As a nearly to-be-wed, there’s a lot to look forward to. But at the forefront is: no more singles wards, no more first dates. I’ve been lucky enough to not have a lot of bad first dates…mostly because I haven’t had a lot of first dates, period. But I did have one bad first date. Like epically bad. I blogged about it years ago, but its subject found out, threatened to sue, and forced me to take it down.
But the good news is I’ve moved. We’ve never spoken again. I don’t think he has a google alert for me any more. So…it’s time to try again! Because it’s really just too good of a story. One might even say it’s “ducking” worth it. (He did. He said that.) So here’s a short story about my last worst first date. It’s called So That’s What San Pellegrino Tastes Like. And it’s a throwback.
It’s not that I’m small town. I know stuff. Sure, I don’t drink; I don’t do drugs; I’ve never had sex—but I know stuff. It comes with the territory: being a well-read, curious, quick-witted, and gossip-happy young woman, you can be sure I know stuff. For instance, while I’ve seen every episode of Keeping Up with the Kardashians I’ve also watched all of 30 Rock. I’ve seen Citizen Kane and memorized Jurassic Park. I read Edith Wharton in junior high and was Team Peeta all through college. So even though I was moving from Centerville, Utah (population: 16,000) to New York, New York (population: 8.4 million) I felt pretty confident in my ability to adapt. To blend. To fit in my swanky new city digs with the sophistication of a woman who had seen every episode of Friends. Unfortunately, what I hadn’t spent my whole life preparing for was dating.
Dating is a tricky thing. It happened all around me, but rarely involved me. I can say depressing things like that because LOOK AT ME NOW! But back then, there was no wooing, no courting. The nicest dinner I’d been taken to was the never-ending French toast buffet at Kneaders (to be fair, it was really good French toast). I got invited to a Jazz game once. And someone once promised to take me to see the lights at the Station Park Mall—which turned out to be code for making out in the car in the parking lot. But generally speaking, boys just…didn’t like me. Believe me, I don’t get it. Who wouldn’t want a mouthy, opinionated, snarky girl with short hair and bad makeup whose love of sarcasm was matched only by her dislike for sports?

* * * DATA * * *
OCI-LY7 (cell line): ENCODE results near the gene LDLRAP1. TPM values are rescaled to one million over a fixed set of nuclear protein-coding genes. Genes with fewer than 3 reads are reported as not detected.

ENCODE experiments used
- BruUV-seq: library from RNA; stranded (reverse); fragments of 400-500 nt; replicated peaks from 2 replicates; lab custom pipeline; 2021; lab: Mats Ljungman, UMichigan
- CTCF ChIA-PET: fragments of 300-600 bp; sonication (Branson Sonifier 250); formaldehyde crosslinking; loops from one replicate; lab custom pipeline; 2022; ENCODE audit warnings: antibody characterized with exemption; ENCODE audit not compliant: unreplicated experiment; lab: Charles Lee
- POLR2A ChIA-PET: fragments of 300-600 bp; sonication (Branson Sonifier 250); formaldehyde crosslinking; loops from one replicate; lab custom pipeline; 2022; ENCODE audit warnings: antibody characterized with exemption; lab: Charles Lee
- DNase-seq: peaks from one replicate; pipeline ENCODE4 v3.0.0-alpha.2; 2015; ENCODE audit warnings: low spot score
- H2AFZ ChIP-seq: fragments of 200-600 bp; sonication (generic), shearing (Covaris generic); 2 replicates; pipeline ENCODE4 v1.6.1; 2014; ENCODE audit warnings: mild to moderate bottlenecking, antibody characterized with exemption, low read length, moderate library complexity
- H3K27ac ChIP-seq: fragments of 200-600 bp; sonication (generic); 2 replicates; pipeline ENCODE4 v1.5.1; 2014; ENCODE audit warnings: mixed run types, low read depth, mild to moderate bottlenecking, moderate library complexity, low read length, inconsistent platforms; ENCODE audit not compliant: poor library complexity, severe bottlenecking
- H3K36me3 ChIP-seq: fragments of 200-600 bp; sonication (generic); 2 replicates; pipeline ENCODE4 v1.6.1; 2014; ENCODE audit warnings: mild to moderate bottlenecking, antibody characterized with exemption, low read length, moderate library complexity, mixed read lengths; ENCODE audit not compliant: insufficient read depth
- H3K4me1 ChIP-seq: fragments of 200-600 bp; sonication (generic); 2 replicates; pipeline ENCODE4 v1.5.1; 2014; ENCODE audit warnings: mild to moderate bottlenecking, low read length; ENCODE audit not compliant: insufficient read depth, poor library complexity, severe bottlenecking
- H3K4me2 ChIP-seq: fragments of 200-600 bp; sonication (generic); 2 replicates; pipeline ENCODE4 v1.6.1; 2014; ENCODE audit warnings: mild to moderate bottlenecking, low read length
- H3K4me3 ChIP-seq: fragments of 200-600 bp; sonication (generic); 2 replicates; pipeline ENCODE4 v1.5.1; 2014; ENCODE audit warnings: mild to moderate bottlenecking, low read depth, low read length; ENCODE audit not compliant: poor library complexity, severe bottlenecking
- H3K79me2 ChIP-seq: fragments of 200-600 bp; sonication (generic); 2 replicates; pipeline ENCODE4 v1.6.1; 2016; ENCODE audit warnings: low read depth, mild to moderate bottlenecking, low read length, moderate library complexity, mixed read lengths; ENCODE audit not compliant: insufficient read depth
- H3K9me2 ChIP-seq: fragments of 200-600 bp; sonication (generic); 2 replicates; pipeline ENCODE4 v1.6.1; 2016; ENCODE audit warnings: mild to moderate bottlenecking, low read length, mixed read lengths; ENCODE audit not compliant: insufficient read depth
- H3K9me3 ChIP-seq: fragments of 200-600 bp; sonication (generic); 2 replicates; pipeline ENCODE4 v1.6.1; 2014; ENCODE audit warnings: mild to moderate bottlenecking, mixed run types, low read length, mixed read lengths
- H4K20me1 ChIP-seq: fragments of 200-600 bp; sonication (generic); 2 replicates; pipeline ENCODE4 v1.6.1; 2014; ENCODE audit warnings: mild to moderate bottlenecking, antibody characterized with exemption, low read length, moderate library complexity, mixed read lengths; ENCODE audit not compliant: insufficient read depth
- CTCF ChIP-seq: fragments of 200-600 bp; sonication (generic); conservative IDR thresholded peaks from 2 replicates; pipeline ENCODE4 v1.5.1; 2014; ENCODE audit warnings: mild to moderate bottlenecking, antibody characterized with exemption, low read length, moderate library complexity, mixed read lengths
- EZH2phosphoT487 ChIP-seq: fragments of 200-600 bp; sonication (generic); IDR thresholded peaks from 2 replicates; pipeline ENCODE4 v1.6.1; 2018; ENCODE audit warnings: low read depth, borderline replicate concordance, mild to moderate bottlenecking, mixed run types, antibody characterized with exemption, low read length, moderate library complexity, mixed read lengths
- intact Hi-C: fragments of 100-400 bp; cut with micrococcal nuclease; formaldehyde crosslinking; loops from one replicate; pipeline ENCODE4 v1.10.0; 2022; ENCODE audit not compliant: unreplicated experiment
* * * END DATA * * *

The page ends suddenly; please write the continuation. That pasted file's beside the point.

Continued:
It beats me.
But in any case, I was getting out. Greener pastures awaited! So as I packed my bag (singular) for New York and I looked forward to how my life would change. Theatre, music, art. The lights! The crowds! The action! There was so much to look forward to. And pulsing nervously beneath the surface was that sweet hope and impossible dream that maybe, just maybe, dating for me would be different too. But it’s like the old saying goes: the grass is never green so always, always be careful what you wish for.
I was only a month into my move when I found myself apple picking with some new friends in late September. The whole thing felt so New York. And that’s where I met…. Let’s call him Roger.
I had spent the day flirting with some other boys, pretending not to mind the way they talked about their yacht club and threw around their Harvard degrees. These boys were successful, they were driven—they all worked in finance. This was the dream, I reminded myself, thinking of all the boys I left back in Utah, just getting back from their summer jobs selling pest control. But even so, when Roger came up to me and asked if I liked the opera, I found myself a little worn out. The pretentiousness of it all was stifling. I wanted to be like “No, but can we talk about last week’s episode of The Bachelor?” Instead, I smiled demurely and tried to stop the conversation with a simple “Not really.” He ignored me—a trait, come to find out, most boys in finance share—and told me about how the opera really is the best of all the arts and I really should check it out. I told him I was familiar with many of the Greats (I know stuff, remember?) but I just didn’t particularly care for it. Still, he pressed, asking me what I majored in. English. If I liked to read. I studied English. Did I ever read any Nabokov. I want to murder you right now.
He then asked for my number, a bold move I was not prepared for. Usually there was hemming, hawing, flirting and cajoling. Often there was me dropping hint after hint to no avail. So I wasn’t used to a guy asking me point blank like that. But looking at him, with his smarmy face, a sweat breaking out under his tailored coat as he waited smugly for the digits he fully expected me to give, I knew I didn’t like him. I knew we had nothing in common. And I knew, deep down, a night with him would be a night I’d quickly want to forget. But still, I was a nice girl. And nice girls are trained to always say yes.